by Francisco X. Stork
Release date : January 1st, 2012
TWO SISTERS: Kate is bound for Stanford and an M.D. -- if her family will let her go. Mary wants only to stay home and paint. When their loving but repressive father dies, they must figure out how to support themselves and their mother, who is in a permanent vegetative state, and how to get along in all their uneasy sisterhood.
THREE YOUNG MEN: Then three men sway their lives: Kate's boyfriend Simon offers to marry her, providing much-needed stability. Mary is drawn to Marcos, though she fears his violent past. And Andy tempts Kate with more than romance, recognizing her ambition because it matches his own.
ONE AGONIZING CHOICE: Kate and Mary each find new possibilities and darknesses in their sudden freedom. But it's Mama's life that might divide them for good -- the question of *if* she lives, and what's worth living for.
MY THOUGHTS : This touching book is based on the two sisters' psychology, which is both fascinating and frustrating because I thought it wasn't pushed far enough. It felt shy. The theme is quite heavy, both girls have got very difficult choices to make at a point in their lives where they discover themselves on their own and also together. So there is quite a lot to develop, which is great. But, here, I felt like we were half way between a "realistic", classic plot and a psychologic and theological one. Which ended up, for me, with both aspects not quite pushed like they could've been on their own, and that's too bad because both were interesting!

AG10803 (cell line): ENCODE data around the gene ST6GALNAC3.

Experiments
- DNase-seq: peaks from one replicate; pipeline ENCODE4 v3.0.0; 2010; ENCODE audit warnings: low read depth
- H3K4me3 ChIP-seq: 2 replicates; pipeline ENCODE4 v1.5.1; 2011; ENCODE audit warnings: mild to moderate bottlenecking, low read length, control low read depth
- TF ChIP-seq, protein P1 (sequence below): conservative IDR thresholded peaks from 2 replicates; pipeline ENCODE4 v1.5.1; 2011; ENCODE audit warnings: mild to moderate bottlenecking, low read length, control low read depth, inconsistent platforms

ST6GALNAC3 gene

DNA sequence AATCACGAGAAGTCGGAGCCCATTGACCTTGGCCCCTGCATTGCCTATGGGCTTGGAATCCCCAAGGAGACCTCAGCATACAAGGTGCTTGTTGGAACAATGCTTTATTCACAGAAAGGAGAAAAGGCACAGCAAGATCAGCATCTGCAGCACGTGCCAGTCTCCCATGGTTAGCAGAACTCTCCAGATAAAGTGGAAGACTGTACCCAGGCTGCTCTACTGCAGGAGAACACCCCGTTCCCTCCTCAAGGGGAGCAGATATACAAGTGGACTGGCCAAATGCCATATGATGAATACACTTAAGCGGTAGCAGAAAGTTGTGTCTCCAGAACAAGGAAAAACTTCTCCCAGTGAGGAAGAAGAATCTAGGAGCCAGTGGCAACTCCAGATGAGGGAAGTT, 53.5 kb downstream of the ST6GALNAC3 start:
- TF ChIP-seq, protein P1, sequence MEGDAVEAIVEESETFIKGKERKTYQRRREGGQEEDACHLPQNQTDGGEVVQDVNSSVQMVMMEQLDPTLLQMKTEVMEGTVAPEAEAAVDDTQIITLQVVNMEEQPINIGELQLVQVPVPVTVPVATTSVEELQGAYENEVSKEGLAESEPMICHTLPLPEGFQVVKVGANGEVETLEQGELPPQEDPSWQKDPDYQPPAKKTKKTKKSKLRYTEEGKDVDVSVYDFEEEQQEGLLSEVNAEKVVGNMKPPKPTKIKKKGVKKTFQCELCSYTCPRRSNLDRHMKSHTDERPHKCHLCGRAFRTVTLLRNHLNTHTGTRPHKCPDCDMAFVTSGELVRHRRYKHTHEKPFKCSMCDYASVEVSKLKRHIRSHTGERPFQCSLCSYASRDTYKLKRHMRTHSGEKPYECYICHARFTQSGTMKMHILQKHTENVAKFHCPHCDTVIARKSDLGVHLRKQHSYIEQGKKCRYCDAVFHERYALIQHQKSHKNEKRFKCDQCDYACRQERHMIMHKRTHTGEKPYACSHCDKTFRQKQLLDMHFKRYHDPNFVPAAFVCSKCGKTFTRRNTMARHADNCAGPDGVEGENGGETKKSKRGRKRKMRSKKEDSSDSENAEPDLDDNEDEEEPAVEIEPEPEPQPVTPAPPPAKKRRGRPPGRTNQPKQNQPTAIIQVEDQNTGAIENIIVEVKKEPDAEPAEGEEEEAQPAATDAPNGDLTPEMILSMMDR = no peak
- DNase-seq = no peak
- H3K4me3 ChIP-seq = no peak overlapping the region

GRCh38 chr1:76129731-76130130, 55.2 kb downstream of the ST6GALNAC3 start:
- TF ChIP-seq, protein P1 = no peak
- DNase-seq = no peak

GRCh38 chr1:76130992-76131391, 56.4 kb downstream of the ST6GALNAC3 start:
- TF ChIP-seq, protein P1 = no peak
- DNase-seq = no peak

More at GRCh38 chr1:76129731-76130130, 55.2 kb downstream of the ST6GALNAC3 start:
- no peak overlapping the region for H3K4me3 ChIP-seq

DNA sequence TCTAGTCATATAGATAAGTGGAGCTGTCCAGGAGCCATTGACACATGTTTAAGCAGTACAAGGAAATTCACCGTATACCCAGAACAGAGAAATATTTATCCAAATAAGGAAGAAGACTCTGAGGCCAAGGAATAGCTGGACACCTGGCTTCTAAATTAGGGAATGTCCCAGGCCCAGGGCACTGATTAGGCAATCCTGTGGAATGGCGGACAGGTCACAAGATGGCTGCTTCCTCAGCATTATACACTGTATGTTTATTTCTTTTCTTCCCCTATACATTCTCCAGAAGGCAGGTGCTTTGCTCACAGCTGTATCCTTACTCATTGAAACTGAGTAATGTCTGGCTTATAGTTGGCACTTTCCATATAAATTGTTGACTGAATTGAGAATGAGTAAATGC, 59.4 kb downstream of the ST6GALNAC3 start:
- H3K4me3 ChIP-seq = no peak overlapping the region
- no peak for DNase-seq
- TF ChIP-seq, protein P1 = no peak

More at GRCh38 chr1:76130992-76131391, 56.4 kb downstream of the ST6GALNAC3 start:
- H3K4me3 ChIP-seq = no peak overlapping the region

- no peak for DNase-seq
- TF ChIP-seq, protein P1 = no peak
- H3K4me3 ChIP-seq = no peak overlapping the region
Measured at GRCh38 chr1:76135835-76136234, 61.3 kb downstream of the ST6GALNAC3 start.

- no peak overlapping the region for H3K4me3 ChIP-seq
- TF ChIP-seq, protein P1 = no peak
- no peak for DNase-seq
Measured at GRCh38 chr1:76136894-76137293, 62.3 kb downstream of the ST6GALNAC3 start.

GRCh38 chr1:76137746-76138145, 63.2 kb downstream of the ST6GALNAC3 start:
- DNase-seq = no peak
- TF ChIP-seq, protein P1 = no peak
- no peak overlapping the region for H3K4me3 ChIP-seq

I felt like all the secondary characters were thrown into the sisters' lives to give the plot some sort of consistancy, and I didn't think that was necessary. All the more so as these characters weren't given an importance that they could've deserved.
Kate and Mary were brought up by a conservative and strict father, so they're both living out of their time, far from modernity, from the way they talk to their daily habits. This lead to me having a bit of trouble figuring out that the book took place nowadays. Ok, maybe I'm stupid. But I really asked myself the question! There are many little things like that which I found incoherent, and which didn't help me getting into the book like I would've wanted to.
But I must say that IRISES was written with finesse and subtility, and it's a very moving read (some parts really made my eyes water). The narrator's omniscience gives peps to the plot and helps us understand the girls. There's a fragility and a real respect in the writing which makes the reading soft and addictive. So it's an introspective but interesting read nonetheless!